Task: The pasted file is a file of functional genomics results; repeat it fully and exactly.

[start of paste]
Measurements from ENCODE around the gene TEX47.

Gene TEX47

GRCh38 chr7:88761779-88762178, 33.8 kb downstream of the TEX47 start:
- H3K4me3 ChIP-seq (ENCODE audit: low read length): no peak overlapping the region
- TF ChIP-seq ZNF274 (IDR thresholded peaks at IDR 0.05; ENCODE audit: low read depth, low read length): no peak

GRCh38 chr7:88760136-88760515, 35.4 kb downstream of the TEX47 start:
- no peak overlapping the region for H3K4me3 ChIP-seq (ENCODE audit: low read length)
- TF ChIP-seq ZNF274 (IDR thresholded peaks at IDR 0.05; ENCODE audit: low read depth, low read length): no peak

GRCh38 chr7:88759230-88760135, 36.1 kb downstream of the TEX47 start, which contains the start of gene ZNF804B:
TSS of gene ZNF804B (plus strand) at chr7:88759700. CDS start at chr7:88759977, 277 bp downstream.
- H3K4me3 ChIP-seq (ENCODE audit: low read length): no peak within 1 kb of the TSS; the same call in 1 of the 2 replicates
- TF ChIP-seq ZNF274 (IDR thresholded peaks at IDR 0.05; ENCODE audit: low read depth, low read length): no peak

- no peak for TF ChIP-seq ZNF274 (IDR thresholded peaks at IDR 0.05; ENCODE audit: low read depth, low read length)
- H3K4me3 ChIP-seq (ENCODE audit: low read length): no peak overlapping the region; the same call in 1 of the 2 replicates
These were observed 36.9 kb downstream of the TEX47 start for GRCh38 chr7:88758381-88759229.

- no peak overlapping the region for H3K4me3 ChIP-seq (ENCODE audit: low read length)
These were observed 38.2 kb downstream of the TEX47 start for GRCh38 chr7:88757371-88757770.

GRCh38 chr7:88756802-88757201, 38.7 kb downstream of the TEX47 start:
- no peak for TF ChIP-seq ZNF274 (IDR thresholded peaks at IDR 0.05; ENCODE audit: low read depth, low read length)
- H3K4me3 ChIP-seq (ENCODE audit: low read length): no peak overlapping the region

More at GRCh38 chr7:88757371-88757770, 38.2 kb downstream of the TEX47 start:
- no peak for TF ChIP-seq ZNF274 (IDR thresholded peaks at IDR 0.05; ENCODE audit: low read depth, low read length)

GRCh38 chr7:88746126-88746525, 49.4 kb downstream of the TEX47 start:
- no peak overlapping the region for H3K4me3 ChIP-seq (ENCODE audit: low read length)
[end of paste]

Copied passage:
Measurements from ENCODE around the gene TEX47.

Gene TEX47

GRCh38 chr7:88761779-88762178, 33.8 kb downstream of the TEX47 start:
- H3K4me3 ChIP-seq (ENCODE audit: low read length): no peak overlapping the region
- TF ChIP-seq ZNF274 (IDR thresholded peaks at IDR 0.05; ENCODE audit: low read depth, low read length): no peak

GRCh38 chr7:88760136-88760515, 35.4 kb downstream of the TEX47 start:
- no peak overlapping the region for H3K4me3 ChIP-seq (ENCODE audit: low read length)
- TF ChIP-seq ZNF274 (IDR thresholded peaks at IDR 0.05; ENCODE audit: low read depth, low read length): no peak

GRCh38 chr7:88759230-88760135, 36.1 kb downstream of the TEX47 start, which contains the start of gene ZNF804B:
TSS of gene ZNF804B (plus strand) at chr7:88759700. CDS start at chr7:88759977, 277 bp downstream.
- H3K4me3 ChIP-seq (ENCODE audit: low read length): no peak within 1 kb of the TSS; the same call in 1 of the 2 replicates
- TF ChIP-seq ZNF274 (IDR thresholded peaks at IDR 0.05; ENCODE audit: low read depth, low read length): no peak

- no peak for TF ChIP-seq ZNF274 (IDR thresholded peaks at IDR 0.05; ENCODE audit: low read depth, low read length)
- H3K4me3 ChIP-seq (ENCODE audit: low read length): no peak overlapping the region; the same call in 1 of the 2 replicates
These were observed 36.9 kb downstream of the TEX47 start for GRCh38 chr7:88758381-88759229.

- no peak overlapping the region for H3K4me3 ChIP-seq (ENCODE audit: low read length)
These were observed 38.2 kb downstream of the TEX47 start for GRCh38 chr7:88757371-88757770.

GRCh38 chr7:88756802-88757201, 38.7 kb downstream of the TEX47 start:
- no peak for TF ChIP-seq ZNF274 (IDR thresholded peaks at IDR 0.05; ENCODE audit: low read depth, low read length)
- H3K4me3 ChIP-seq (ENCODE audit: low read length): no peak overlapping the region

More at GRCh38 chr7:88757371-88757770, 38.2 kb downstream of the TEX47 start:
- no peak for TF ChIP-seq ZNF274 (IDR thresholded peaks at IDR 0.05; ENCODE audit: low read depth, low read length)

GRCh38 chr7:88746126-88746525, 49.4 kb downstream of the TEX47 start:
- no peak overlapping the region for H3K4me3 ChIP-seq (ENCODE audit: low read length)